History of famed Bob Hope House
By Randy Garner
Located at 2466 Southridge Drive, the 24,000 sq. ft. Bob and Dolores Hope residence is situated close to the Elrod Residence and features a massive undulating triangular roof, pierced by a large circular central light shaft. The original house burned down during construction in 1973. It sat for four years while the insurance legal issues were carried out. It was designed by famed architect John Lautner. He filed plans with the city building department in 1977 for a permit to begin construction again on the outside shell of the home. The only difference was the material to be used. It was a wood-covered steel frame which caught fire in July 1973 in a blaze which was estimated to have caused nearly $500,000 in damage. The blaze, plus the death of the chief interior designer, detoured the home plans. Financial responsibility for the fire's damage had yet to be determined in the courts.
The city building department began quietly prodding the prominent Palm Springs couple to do something with the home’s framework after neighbors complained of its unsightliness. The Hope’s had been waiting for the fire settlement to be finalized. However, they decided to move forward with the rebuild anyway. The original permits were still valid with the city so work began. While Dolores was not involved much during the first construction project, she became very involved in the reconstruction and requested extensive changes to the second design. As a result, the frustrated Lautner eventually began to distanced himself from the project.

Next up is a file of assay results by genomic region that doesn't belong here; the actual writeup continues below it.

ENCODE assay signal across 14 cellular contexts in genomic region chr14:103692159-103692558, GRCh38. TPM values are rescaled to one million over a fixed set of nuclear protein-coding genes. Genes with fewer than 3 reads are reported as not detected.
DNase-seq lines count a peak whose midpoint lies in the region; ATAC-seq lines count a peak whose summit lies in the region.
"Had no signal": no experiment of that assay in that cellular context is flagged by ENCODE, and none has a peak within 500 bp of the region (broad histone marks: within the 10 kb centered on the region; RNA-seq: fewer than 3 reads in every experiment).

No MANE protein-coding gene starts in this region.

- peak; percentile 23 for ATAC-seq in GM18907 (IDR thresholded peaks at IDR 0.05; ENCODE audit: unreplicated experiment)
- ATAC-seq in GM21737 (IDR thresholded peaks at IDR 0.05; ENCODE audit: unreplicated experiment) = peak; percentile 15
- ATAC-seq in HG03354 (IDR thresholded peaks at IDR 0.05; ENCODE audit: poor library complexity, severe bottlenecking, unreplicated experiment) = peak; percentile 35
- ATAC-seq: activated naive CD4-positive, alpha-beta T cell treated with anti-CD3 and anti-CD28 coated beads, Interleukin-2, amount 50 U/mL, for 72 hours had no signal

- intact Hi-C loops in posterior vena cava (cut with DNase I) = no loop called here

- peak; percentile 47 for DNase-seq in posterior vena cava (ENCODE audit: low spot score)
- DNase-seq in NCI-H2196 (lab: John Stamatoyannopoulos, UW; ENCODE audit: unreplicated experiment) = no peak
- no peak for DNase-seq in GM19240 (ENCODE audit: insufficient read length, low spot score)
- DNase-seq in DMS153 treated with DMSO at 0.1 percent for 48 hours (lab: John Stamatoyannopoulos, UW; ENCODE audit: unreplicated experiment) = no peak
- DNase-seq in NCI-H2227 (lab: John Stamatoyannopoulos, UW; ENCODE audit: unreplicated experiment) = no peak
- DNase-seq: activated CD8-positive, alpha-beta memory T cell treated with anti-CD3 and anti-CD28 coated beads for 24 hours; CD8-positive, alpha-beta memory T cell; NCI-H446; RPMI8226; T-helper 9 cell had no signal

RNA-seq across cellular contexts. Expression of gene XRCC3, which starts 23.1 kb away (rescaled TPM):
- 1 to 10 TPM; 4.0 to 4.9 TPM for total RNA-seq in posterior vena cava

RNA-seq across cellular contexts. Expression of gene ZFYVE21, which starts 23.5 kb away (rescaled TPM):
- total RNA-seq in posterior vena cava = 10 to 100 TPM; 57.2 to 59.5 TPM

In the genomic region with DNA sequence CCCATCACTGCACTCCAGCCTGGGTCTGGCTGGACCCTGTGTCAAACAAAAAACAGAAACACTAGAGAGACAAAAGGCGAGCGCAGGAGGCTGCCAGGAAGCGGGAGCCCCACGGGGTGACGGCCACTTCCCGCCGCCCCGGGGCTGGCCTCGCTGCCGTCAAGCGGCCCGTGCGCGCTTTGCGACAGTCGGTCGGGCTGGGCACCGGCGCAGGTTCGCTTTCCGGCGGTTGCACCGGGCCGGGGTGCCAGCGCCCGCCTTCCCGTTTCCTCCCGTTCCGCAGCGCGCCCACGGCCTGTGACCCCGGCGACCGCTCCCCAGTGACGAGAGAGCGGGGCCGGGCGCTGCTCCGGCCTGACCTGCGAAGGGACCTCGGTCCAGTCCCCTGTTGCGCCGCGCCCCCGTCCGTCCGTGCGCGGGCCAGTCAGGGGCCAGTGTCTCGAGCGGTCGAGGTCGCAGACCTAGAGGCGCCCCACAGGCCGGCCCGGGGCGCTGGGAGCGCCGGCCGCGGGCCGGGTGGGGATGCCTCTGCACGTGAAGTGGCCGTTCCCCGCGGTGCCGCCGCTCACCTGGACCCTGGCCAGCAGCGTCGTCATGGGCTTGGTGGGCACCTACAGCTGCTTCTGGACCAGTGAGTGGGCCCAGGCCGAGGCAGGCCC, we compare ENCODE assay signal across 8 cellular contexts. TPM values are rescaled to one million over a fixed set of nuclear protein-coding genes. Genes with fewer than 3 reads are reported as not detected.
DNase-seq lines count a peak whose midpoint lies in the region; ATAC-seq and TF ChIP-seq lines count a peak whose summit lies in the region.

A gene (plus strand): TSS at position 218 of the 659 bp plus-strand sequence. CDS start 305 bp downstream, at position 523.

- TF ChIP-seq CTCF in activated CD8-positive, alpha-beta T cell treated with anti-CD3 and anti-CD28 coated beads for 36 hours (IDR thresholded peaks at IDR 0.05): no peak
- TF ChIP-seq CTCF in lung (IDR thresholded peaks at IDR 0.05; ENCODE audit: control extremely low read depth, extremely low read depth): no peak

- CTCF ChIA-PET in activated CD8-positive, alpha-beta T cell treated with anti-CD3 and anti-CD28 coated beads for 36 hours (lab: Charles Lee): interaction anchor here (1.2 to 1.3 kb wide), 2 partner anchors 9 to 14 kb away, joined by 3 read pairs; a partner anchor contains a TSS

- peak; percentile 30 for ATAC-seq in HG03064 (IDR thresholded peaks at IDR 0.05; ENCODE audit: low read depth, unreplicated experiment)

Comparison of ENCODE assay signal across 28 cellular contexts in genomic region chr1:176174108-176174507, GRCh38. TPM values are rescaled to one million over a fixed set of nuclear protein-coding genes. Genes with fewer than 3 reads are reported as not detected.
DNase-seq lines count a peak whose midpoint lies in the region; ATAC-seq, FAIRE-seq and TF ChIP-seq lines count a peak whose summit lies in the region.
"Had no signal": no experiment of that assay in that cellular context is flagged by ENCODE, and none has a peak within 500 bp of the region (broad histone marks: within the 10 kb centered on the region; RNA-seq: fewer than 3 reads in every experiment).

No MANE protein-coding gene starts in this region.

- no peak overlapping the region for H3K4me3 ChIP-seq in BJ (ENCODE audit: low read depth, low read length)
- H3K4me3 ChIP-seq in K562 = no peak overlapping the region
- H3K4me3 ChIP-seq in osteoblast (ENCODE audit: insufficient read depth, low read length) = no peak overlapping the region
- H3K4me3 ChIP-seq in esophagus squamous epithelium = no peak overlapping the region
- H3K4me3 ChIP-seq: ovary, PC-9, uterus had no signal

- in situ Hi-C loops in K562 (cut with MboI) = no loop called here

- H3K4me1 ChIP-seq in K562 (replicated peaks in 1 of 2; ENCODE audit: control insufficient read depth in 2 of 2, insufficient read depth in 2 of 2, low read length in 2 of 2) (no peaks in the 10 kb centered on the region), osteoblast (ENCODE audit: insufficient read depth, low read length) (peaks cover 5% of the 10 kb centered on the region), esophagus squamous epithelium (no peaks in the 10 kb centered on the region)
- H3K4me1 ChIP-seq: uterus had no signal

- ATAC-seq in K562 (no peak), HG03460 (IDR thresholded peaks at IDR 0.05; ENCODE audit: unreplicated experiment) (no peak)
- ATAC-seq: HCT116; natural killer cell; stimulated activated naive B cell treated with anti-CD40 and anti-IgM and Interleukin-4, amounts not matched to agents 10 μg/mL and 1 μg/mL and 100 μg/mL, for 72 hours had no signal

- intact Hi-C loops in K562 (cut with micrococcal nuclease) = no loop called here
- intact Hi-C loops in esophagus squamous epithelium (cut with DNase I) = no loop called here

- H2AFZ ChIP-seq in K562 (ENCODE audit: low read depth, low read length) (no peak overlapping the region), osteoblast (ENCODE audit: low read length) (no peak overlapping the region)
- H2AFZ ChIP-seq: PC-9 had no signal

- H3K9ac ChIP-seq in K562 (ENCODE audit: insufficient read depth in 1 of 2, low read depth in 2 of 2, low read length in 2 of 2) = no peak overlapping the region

The home sits on 6.2 acres and has 10 bedrooms and 13 baths. The outside shell covers about 25,000 square feet. Inside, an inner shell serves as an umbrella over some 14,000 square feet of actual living space. The outside dome of the Hope home is 40 feet high at its highest point and 180 feet in diameter. The outside shell has an opening 60 feet in diameter at its top. A center skylight feature is the vortex of the outside shell which spreads out to cover the entire inner shell of the home. The white metal shell, visible from the valley floor, was covered with roofing material and brown rock to blend with the surrounding mountainside. It was finished in 1979.
I have always heard rumors Chrysler paid for the house to host large scale dinners for the Bob Hope Classic Golf Tournament, which Chrysler was a proud sponsor. I’ve not been able to prove this true.
The home remained in the Hope family until Delores’s death in 2013. After her passing, the family put it on the market for $50 million. The price tag dropped to $25 million by 2014. Ron Burkle purchased the property late 2016 for $13 million. Ron is an American investor, and co-founder and managing partner of The Yucaipa Companies, LLC, a private equity and venture capital firm that specializes in underperforming U.S. companies in the distribution, logistics, food, retail, consumer and light industrial sectors.
Note: The Elrod House in the Southridge neighborhood is also a Lautner design and currently owned by Moschino creative director Jeremy Scott. He paid $7.7 million for the home in 2016. Burkle owned the property from 1995 – 2003.
Helena Arghuete is the architect managing the remodel. After moving to the United States from Argentina with her husband in 1971, Helena met Lautner in Los Angeles through a family connection: Her father was working with Leonard Malin, a fellow engineer — and the original owner of Lautner’s Chemosphere house in the Hollywood Hills. Lautner ended up hiring Helena for a project in Mexico where their professional relationship began. When Helena returned from Acapulco in 1973, Lautner asked her to work as the site architect for the Hope house. The house supervisor, Lorenzo Jauregui, also has long ties to the property. His mother worked for the Hopes as a maid for 34 years. To remodel some of the interiors, woodworkers Brian Cooney Sr. and son Brian Cooney Jr. were among the many artisans involved in the restoration project. They installed African mahogany on many of the home’s interior walls and used Lautner’s designs to build at least a dozen new doors.
Photo Credit: Brian Thomas Jones